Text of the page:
A scene from 'Bride of the Wind'
Courtesy Photo
**1/2 stars 99 minutes | Rated: R
Opened: Friday, June 15, 2001
Directed by Bruce Beresford

Starring Sarah Wynter, Jonathan Pryce, Vincent Perez, Simon Verhoeven, Gregor Seberg


Very "Masterpiece Theater," this film may feel right at home on video. But there are subtle nuances in the performances that may be lost in screen shrinkage.

   VIDEO RELEASE: 11.13.2001


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Turn-of-the-Century Vienna muse Alma Mahler strongly portrayed in otherwise lacking biopic

By Rob Blackwelder

The supernaturally beautiful and intelligently pensive-looking Sarah Wynter makes quite an entrance as Alma Mahler at the beginning of "Bride of the Wind."

Arriving at a cocktail party in turn-of-the-Century Vienna, she sheds her wrap to reveal a corseted red dress that would be a knockout even if the scene wasn't shot in black-and-white with the dress the only splash of color. Director Bruce Beresford is just illustrating the point that when Alma entered a room, people noticed.

As she passes through the party, the color follows her, bringing the screen to life, but even without the aid of symbolic contrast, Wynter ("American Psycho," "The 6th Day") would still dominate the frame. This is as it should be since her character is a woman who captured the hearts and inspired the works of several great artists of her time.

Gorgeous, outspoken and intellectual Alma Mahler was the wife of composer Gustav Mahler (played by Jonathan Pryce) while he was writing his best symphonies. She was the lover of painter Oskar Kokoschka (Vincent Perez), who depicted Alma in his most famous creations (like "The Tempest," 1914). She was also married to architect Walter Gropius (Simon Verhoeven), who was a huge influence on the streamlining of 20th Century buildings, and to novelist Franz Werfel (Gregor Seberg), who wrote "Forty Days of Musa Dagh," "Embezzled Heaven" and "The Song of Bernadette" during their 16 years together.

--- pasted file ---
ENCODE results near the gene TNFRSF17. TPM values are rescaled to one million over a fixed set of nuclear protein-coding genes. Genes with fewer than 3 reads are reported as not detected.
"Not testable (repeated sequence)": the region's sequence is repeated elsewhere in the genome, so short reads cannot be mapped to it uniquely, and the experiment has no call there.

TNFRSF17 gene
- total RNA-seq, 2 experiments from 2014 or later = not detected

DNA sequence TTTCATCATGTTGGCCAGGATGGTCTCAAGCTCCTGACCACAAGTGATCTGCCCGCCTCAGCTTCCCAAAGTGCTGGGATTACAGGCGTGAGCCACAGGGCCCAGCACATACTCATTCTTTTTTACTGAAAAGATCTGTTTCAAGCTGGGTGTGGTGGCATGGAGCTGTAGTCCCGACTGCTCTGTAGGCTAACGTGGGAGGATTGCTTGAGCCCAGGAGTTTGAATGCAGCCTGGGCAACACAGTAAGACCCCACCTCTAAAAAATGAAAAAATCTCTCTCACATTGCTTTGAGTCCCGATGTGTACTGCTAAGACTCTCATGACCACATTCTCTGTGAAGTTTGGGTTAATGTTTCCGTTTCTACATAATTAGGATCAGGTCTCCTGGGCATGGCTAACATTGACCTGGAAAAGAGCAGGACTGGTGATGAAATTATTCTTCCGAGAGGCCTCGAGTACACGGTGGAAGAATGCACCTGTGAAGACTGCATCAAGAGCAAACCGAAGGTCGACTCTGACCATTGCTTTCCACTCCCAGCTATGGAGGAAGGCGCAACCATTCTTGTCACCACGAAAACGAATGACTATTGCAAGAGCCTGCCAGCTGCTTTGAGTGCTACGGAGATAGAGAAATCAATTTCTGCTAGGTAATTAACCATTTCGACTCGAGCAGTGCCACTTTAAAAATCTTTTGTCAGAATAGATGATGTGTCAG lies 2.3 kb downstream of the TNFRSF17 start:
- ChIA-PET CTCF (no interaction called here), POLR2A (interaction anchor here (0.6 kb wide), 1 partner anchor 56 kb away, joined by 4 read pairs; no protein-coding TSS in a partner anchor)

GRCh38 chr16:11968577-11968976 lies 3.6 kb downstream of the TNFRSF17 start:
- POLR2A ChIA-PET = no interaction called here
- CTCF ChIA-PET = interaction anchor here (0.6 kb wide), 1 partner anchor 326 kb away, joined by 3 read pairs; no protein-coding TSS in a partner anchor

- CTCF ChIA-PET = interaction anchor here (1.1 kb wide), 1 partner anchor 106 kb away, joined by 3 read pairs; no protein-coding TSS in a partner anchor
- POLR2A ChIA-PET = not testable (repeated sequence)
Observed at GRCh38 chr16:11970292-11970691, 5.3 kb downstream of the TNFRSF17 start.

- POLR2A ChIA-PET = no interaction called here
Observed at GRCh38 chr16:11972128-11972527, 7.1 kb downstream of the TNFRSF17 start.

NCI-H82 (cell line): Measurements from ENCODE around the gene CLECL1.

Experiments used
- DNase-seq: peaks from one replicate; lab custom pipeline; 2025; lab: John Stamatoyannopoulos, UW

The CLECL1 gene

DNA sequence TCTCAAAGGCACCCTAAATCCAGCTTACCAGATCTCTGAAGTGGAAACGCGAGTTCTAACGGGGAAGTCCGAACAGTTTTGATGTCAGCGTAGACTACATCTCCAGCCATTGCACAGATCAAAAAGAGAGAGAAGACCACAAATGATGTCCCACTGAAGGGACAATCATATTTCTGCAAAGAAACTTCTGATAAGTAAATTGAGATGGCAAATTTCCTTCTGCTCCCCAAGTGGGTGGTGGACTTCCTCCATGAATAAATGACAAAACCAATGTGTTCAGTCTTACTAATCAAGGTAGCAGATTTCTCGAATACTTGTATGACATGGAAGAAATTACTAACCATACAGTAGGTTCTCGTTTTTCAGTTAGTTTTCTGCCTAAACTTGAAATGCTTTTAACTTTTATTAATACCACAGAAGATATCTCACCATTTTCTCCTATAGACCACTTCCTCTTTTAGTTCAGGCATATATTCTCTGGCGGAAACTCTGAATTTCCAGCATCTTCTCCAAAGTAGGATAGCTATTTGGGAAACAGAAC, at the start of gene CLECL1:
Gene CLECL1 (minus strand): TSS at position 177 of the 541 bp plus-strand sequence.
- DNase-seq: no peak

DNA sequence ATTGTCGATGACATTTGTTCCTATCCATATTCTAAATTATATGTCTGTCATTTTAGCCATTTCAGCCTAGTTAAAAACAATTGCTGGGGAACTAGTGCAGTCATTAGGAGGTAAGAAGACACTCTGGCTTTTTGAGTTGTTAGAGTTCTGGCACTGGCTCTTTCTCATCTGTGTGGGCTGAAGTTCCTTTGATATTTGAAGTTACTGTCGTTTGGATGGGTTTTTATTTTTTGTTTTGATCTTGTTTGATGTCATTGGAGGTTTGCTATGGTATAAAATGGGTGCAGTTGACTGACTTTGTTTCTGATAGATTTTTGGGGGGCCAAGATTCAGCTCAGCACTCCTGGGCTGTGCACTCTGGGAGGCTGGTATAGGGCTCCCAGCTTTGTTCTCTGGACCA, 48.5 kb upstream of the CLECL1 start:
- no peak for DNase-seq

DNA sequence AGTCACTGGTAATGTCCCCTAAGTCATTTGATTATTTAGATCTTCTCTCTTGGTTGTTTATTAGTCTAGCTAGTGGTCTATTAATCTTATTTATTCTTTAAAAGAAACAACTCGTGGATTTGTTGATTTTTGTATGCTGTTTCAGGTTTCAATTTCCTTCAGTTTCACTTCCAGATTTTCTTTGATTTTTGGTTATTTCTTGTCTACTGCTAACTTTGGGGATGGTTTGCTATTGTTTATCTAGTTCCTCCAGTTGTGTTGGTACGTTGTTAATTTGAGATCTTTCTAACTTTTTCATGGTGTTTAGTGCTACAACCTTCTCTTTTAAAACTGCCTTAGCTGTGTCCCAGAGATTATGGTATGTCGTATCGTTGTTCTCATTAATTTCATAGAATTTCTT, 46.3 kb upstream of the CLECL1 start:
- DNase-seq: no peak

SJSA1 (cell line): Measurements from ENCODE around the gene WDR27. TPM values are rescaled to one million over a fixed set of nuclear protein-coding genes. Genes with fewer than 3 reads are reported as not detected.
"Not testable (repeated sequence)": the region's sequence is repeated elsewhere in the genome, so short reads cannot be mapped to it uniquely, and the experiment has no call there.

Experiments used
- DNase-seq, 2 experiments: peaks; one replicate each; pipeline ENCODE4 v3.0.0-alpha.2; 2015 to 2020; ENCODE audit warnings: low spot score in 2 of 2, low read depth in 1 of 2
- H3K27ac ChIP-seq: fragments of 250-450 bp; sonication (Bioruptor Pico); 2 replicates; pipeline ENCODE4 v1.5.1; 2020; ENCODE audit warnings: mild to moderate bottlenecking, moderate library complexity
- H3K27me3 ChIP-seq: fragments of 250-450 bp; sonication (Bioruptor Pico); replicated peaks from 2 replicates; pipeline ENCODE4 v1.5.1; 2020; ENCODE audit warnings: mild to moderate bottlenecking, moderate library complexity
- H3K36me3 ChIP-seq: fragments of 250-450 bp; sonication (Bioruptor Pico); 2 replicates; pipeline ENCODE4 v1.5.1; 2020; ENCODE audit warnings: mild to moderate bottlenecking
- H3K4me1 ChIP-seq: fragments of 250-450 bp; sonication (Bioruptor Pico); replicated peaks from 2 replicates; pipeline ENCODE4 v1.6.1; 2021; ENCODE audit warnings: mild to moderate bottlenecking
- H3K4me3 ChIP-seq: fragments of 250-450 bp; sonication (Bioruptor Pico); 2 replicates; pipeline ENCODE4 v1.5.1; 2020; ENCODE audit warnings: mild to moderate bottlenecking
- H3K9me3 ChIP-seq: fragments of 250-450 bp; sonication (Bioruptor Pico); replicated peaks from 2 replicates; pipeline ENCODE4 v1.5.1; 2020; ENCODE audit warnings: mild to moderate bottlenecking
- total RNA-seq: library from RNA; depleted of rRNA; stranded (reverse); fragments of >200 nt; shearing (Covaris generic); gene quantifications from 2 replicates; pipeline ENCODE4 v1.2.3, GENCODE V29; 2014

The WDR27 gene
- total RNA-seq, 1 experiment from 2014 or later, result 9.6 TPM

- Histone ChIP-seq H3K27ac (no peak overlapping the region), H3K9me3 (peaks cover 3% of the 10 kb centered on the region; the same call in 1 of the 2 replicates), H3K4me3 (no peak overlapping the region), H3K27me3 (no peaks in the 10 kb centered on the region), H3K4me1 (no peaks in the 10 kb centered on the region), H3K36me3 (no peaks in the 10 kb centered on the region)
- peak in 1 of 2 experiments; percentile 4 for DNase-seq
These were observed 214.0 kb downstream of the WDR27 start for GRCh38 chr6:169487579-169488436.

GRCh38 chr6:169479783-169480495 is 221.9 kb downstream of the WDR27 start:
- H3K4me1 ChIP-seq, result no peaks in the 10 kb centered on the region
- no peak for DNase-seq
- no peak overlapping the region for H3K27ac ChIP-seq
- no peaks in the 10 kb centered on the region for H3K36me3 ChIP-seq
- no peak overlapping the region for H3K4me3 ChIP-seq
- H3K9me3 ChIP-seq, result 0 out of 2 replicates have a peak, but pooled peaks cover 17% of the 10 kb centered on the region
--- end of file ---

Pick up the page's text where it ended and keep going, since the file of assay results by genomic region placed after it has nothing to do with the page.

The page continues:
Yet Alma, a poetic musician in her own right, stifled her immense creativity throughout much of her life, dedicating herself body and soul to husbands, lovers and children. It's her resulting frustration and increasingly mercurial nature that drives Wynter's strong performance in what really should be a penetrating biographical film.

But director Beresford (trying to turn respectable after "Double Jeopardy") can't keep up with Wynter's emotional intensity. After establishing Alma's magnetism in the early going, he seems to assumes it's a given that men readily fall in love with her, and as a result he does little to substantiate the chemistry between his heroine and any of her suitors.

After criticizing one of his compositions, Alma clearly becomes the arrogant Mahler's muse and collaborator, but in the early going she is established as such a free spirit it's hard to understand why she gives up her music to quell what amounts to his professional jealousy. With moody and temperamental artist Kokoschka she has heat, but Beresford doesn't seem to recognize their love's most emotional moments -- as when he miraculously returns from World War I after being declared dead. The scene somehow lacks any kind of weight.

By this time she's already married to architect Gropius, whose negligible screen time leaves him entirely one-dimensional. And writer Werfel seems to come out of nowhere to claim her heart by engaging her intellect as the story arcs into its third act.

Historically speaking, "Bride of the Wind" holds one's interest, thanks largely to the captivating beauty and brains of Wynter, who is without question an actress to keep an eye on. But the picture comes up short on passion, and more troubling, it never really shows us how Alma's influence inspired her lovers to reach the pinnacle of their art forms. And although she is shown to have had a flirtatious relationship with artist Gustav Klimt, several others in her creative circle (composers Arnold Schoenberg and Alban Berg, writer Gerhart Hauptmann) are hardly even mentioned.

Beresford ends the film with the first public performance of Alma's music in 1919, but the woman lived and thrived until 1964. I'm not saying I wish this movie were longer, but clearly there was much, much more to come (escaping the Nazis, moving to Hollywood) when the curtain goes down on this version of her life.


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